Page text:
Perhaps not surprisingly The Future Bites is doing rather well in the charts, particularly in the UK (number 4 overall as of this writing). It’s wholeheartedly a “pop” album, whatever that actually means. I recall thinking that 2017’s To The Bone was a pop album when it came out, but going back to it now I see that it has far more in common with Wilson’s previous solo work than it does with The Future Bites. There are a few moments on To The Bone that clearly connect with this album, but overall it was a rock album.

Contrarily the remnants of what could be called “rock” are pretty much gone on The Future Bites. That doesn’t necessarily mean Wilson will never return to a traditional progressive rock sound, but he has said in interviews that he isn’t interested in making progressive rock music right now. As to why, well, we can only speculate. Some might say he’s making a lot more money doing this, but I don’t think that is what’s going on here. I think he’s tired of doing what he’s done before, and he’s pushing himself into new territory that reflects the kind of music he enjoyed when he was growing up. 

For the most part the album sounds quite stunning. Not musically. Musically it’s nothing special at all, like most pop. It’s still more musically exceptional than 99% of what passes for pop these days, but compared to an album like Hand. Cannot. Erase., it pales. The actual mixing of the record is quite fantastic, apart from the vocals on “Count of Unease,” which sound like they were recorded in a college dorm bathroom. This record is Wilson’s first time mixing in Dolby Atmos. I’d love to hear the album on a good Atmos system, but I don’t have one of those. Even so the regular stereo mix sounds crystal clear, and there is a lot of depth to the various sounds he employs.

It’s really many of those sounds he chose that I take issue with. He leans heavily into electronic music, which isn’t necessarily a bad thing. One of my favorite newer bands, Oak, uses elements of electronic music, and I know Wilson has done that before in the past, but Oak and Wilson always left the rock elements in tact. Without the rock, it leaves much to be desired. I don’t know much about electronic music, but I know there are artists and composers who specialize in and excel at it. On The Future Bites it feels like Wilson is using the electronic aspects in the same way he has in the past, but without the rock the album feels like it’s missing something. The other issue I have with the record is some of Wilson’s vocals.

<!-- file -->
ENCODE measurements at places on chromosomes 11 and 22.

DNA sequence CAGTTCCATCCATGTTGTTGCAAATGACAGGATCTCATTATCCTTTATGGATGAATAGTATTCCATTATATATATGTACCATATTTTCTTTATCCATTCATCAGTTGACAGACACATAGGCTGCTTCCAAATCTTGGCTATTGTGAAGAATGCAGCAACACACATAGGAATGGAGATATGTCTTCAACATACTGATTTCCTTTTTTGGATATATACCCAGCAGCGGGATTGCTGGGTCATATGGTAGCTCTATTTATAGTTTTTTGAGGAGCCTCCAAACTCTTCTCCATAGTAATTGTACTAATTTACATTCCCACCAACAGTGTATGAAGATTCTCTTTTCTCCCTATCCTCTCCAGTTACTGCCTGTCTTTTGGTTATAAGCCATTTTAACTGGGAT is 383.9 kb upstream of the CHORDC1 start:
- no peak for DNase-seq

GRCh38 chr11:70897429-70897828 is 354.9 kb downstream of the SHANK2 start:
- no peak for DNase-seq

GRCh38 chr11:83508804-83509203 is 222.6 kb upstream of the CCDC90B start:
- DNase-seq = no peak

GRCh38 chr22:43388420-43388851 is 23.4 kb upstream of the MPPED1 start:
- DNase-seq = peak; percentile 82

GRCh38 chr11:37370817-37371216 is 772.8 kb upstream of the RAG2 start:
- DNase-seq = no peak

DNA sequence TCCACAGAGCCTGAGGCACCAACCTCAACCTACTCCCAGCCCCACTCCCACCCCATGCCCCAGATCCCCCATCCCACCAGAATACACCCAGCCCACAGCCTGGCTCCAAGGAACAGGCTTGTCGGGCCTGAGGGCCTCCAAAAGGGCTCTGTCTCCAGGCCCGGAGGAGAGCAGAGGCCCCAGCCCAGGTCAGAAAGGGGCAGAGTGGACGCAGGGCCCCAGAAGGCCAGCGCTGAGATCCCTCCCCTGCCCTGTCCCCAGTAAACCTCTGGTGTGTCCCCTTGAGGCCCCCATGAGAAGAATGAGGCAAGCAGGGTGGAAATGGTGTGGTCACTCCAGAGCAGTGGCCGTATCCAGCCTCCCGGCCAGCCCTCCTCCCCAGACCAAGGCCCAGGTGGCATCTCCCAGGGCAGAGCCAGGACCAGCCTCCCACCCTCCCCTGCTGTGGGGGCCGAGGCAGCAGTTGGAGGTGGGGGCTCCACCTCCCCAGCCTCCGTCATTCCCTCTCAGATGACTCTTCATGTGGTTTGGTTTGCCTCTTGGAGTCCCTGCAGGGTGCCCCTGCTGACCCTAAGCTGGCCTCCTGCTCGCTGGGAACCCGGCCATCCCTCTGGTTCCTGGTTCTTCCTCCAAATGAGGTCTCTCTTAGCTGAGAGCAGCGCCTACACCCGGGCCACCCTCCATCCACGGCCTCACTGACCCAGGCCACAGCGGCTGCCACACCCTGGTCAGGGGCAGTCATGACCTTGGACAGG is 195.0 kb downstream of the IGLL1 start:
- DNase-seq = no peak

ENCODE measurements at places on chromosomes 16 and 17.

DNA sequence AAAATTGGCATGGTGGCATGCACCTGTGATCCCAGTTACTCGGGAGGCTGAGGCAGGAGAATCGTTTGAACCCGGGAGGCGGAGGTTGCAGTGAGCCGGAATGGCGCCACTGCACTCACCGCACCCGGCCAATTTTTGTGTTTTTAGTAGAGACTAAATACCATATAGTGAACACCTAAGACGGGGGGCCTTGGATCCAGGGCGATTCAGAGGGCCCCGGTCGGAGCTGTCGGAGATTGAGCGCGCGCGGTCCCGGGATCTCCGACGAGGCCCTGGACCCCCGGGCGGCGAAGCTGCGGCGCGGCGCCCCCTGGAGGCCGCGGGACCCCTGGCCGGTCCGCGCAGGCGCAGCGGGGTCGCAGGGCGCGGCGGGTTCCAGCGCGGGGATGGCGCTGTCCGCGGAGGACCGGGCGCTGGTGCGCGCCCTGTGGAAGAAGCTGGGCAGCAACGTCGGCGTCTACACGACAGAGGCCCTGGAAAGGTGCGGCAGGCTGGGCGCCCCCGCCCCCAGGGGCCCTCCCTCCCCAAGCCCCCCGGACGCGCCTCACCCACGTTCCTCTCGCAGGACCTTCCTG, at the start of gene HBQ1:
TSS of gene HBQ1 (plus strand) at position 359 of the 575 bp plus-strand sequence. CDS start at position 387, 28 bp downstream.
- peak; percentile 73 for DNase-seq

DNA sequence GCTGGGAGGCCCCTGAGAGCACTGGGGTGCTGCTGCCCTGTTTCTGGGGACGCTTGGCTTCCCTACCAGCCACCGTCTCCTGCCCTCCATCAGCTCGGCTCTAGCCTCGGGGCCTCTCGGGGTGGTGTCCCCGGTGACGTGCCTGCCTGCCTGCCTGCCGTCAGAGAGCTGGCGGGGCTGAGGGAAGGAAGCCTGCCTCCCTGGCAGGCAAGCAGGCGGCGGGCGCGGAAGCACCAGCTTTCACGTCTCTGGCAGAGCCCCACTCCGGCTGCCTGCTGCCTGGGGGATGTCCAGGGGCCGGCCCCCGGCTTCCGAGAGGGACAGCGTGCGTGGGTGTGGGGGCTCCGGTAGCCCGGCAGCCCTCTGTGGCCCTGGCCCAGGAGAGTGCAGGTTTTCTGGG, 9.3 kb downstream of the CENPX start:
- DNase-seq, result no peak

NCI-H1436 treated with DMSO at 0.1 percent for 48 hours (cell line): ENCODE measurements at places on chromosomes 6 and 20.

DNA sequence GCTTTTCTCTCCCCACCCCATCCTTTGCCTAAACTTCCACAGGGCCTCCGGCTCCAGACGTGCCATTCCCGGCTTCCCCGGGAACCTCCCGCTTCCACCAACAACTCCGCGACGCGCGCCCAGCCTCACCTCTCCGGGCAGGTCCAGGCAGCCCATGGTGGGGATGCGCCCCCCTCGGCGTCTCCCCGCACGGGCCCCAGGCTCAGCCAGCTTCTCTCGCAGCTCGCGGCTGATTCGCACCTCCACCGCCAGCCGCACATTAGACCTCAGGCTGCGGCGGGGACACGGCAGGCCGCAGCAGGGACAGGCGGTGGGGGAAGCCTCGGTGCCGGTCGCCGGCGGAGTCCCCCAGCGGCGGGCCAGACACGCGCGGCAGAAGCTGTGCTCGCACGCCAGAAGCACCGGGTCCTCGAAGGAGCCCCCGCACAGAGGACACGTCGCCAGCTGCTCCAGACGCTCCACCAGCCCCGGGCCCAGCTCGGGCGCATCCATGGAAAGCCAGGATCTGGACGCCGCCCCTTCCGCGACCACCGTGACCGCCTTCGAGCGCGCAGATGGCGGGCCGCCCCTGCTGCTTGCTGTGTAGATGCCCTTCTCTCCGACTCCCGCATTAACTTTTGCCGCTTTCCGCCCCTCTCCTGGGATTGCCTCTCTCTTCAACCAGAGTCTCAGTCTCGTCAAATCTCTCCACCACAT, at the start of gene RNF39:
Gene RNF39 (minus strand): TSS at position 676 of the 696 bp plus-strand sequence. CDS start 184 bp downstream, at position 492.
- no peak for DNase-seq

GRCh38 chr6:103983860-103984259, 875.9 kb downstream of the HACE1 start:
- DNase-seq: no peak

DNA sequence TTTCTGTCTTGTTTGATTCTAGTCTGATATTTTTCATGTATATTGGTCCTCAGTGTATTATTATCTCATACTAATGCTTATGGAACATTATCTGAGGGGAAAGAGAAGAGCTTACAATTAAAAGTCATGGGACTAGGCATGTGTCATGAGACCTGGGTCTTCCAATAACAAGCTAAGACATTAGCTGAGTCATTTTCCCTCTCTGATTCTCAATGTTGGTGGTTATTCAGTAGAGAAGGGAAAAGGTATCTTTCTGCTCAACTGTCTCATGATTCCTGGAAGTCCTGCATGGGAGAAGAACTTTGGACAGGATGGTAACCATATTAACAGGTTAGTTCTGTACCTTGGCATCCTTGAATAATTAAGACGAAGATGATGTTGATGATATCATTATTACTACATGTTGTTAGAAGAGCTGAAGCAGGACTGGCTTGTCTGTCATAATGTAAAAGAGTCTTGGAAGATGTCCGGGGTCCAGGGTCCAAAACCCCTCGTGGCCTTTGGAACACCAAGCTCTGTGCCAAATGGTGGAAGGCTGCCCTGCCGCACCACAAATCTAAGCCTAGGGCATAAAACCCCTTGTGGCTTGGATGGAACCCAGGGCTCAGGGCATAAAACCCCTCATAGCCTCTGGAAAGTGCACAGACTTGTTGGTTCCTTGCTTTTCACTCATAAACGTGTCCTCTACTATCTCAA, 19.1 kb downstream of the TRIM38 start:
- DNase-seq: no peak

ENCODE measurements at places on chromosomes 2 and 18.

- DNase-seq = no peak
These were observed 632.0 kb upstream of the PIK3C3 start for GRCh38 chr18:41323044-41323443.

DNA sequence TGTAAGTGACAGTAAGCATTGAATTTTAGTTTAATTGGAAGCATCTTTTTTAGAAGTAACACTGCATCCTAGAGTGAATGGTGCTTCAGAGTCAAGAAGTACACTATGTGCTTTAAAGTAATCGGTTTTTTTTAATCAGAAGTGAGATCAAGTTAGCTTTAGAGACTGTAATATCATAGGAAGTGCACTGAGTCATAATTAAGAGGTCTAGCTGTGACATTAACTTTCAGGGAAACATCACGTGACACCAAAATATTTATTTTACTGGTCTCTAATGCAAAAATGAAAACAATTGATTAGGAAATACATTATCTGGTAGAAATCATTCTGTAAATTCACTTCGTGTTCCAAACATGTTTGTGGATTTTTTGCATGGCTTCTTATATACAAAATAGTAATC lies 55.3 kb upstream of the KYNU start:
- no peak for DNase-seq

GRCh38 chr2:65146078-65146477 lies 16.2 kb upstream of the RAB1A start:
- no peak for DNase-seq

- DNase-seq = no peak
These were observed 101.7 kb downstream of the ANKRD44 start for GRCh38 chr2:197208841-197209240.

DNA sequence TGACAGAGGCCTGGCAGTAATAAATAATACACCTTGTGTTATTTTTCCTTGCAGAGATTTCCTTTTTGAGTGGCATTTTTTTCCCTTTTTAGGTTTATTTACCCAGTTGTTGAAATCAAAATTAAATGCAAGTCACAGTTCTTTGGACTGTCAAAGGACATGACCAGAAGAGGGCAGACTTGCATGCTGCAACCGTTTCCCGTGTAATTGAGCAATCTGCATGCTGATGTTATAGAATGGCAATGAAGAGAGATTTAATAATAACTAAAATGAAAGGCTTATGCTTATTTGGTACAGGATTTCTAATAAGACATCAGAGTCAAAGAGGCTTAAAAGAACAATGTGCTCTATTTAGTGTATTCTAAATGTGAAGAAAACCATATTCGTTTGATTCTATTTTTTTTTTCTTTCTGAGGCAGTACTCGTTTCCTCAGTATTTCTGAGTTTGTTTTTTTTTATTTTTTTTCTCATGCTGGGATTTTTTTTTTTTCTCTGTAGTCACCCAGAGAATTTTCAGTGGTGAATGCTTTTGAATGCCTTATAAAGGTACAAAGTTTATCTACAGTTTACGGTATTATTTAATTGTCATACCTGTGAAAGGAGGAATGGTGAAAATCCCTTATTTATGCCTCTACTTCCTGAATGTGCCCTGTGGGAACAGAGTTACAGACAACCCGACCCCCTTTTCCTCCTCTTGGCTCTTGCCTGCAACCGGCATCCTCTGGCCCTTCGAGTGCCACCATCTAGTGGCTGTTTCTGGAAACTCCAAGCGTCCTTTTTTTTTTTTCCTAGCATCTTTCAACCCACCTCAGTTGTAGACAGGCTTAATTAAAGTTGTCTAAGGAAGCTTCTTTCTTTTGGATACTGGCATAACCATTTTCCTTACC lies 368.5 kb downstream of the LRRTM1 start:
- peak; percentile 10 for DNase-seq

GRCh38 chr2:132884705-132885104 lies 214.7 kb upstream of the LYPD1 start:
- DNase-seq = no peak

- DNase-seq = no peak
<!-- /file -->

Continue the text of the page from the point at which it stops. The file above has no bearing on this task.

Continue reading “Steven Wilson Bites the Future… and the Fans?”

The Big Fall Prog (Plus) Preview, Part 2: Box Set Bonanza!

Since the initial installment of our fall preview, deluxe box set announcements are coming thick and fast. This article includes those mentioned in the preview, plus new announcements that may appeal to our readers. I’ve included approximate list prices in USA dollars (not including shipping), as well as lower-cost options for those who want to hear and support the music without breaking their personal bank. Links are to the ever-ready folks at Burning Shed unless otherwise noted.

King Crimson, Complete 1969 Recordings: 20 CDs, 4 BluRays and 2 DVDs include every surviving note Crimson played in their first year — the seminal debut In the Court of the Crimson King plus the complete studio sessions, extant live bootlegs and BBC recordings. The crown jewels here are new stereo, surround and Dolby Atmos mixes of Court by Steven Wilson. Available October 23 ($210 – $240 list price, depending on your vendor); slimmed-down versions of In the Court on 2 CDs + BluRay (with the new stereo and surround mixes, alternate versions and additional material ; $40) or 2 LPs (with alternate versions and additional material; $35) are already available.

Joni Mitchell, Archives Vol. 1 – The Early Years (1963-1967): Nearly six hours of recordings from before Mitchell released her first album — home recordings, radio broadcasts, and live shows, including 29 songs not previously released with her singing them! Available from Mitchell’s website October 30 as follows: complete on 5 CDs ($65); Early Joni 1 LP (1963 radio broadcast; $25, black or clear vinyl) and Live at Canterbury House 1967 3 LPs (3 sets recorded in Ann Arbor, Michigan; $60, black or white vinyl).

More from Porcupine Tree, Tangerine Dream, Tears for Fears and others after the jump!

Continue reading “The Big Fall Prog (Plus) Preview, Part 2: Box Set Bonanza!”

The Progarchy Interview: Tim Bowness, Part Two

In Part One of this interview, we dug deep with Tim Bowness about his latest album, Late Night Laments, released by Inside Out on August 28.  Our concluding segment has more about the new album, but also catches up on Tim’s other recent projects, as well as an update on Progarchy’s favorite online music shop, Burning Shed.  As with Part One, a transcription follows the jump.

Continue reading “The Progarchy Interview: Tim Bowness, Part Two”